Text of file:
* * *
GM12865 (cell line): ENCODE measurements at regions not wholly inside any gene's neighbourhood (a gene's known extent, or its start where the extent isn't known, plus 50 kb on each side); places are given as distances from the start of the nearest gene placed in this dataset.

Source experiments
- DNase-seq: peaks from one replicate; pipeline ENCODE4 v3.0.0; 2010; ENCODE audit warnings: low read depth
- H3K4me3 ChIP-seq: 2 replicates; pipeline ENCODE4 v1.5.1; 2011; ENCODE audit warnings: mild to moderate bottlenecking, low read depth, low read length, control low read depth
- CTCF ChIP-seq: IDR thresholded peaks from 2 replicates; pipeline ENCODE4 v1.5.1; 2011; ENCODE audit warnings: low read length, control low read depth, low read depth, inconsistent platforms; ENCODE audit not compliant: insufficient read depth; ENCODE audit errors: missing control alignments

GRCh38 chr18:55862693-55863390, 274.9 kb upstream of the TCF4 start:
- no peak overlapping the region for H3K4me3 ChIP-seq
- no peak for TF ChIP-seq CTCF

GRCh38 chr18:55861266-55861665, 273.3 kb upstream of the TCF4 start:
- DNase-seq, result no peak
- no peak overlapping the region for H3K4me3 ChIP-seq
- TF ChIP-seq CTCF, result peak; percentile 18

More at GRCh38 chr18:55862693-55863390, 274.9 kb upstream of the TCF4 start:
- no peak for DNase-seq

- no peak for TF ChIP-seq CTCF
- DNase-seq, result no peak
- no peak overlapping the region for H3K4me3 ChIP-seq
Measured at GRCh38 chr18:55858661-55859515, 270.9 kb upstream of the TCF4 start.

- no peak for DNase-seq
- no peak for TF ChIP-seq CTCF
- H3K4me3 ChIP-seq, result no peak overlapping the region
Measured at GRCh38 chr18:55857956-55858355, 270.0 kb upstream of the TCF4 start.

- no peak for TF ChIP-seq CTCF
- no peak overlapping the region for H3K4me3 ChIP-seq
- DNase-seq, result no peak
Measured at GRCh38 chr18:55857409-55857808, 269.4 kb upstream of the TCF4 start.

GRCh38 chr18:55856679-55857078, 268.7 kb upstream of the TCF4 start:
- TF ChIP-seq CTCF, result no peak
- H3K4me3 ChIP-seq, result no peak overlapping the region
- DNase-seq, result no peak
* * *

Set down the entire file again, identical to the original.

GM12865 (cell line): ENCODE measurements at regions not wholly inside any gene's neighbourhood (a gene's known extent, or its start where the extent isn't known, plus 50 kb on each side); places are given as distances from the start of the nearest gene placed in this dataset.

Source experiments
- DNase-seq: peaks from one replicate; pipeline ENCODE4 v3.0.0; 2010; ENCODE audit warnings: low read depth
- H3K4me3 ChIP-seq: 2 replicates; pipeline ENCODE4 v1.5.1; 2011; ENCODE audit warnings: mild to moderate bottlenecking, low read depth, low read length, control low read depth
- CTCF ChIP-seq: IDR thresholded peaks from 2 replicates; pipeline ENCODE4 v1.5.1; 2011; ENCODE audit warnings: low read length, control low read depth, low read depth, inconsistent platforms; ENCODE audit not compliant: insufficient read depth; ENCODE audit errors: missing control alignments

GRCh38 chr18:55862693-55863390, 274.9 kb upstream of the TCF4 start:
- no peak overlapping the region for H3K4me3 ChIP-seq
- no peak for TF ChIP-seq CTCF

GRCh38 chr18:55861266-55861665, 273.3 kb upstream of the TCF4 start:
- DNase-seq, result no peak
- no peak overlapping the region for H3K4me3 ChIP-seq
- TF ChIP-seq CTCF, result peak; percentile 18

More at GRCh38 chr18:55862693-55863390, 274.9 kb upstream of the TCF4 start:
- no peak for DNase-seq

- no peak for TF ChIP-seq CTCF
- DNase-seq, result no peak
- no peak overlapping the region for H3K4me3 ChIP-seq
Measured at GRCh38 chr18:55858661-55859515, 270.9 kb upstream of the TCF4 start.

- no peak for DNase-seq
- no peak for TF ChIP-seq CTCF
- H3K4me3 ChIP-seq, result no peak overlapping the region
Measured at GRCh38 chr18:55857956-55858355, 270.0 kb upstream of the TCF4 start.

- no peak for TF ChIP-seq CTCF
- no peak overlapping the region for H3K4me3 ChIP-seq
- DNase-seq, result no peak
Measured at GRCh38 chr18:55857409-55857808, 269.4 kb upstream of the TCF4 start.

GRCh38 chr18:55856679-55857078, 268.7 kb upstream of the TCF4 start:
- TF ChIP-seq CTCF, result no peak
- H3K4me3 ChIP-seq, result no peak overlapping the region
- DNase-seq, result no peak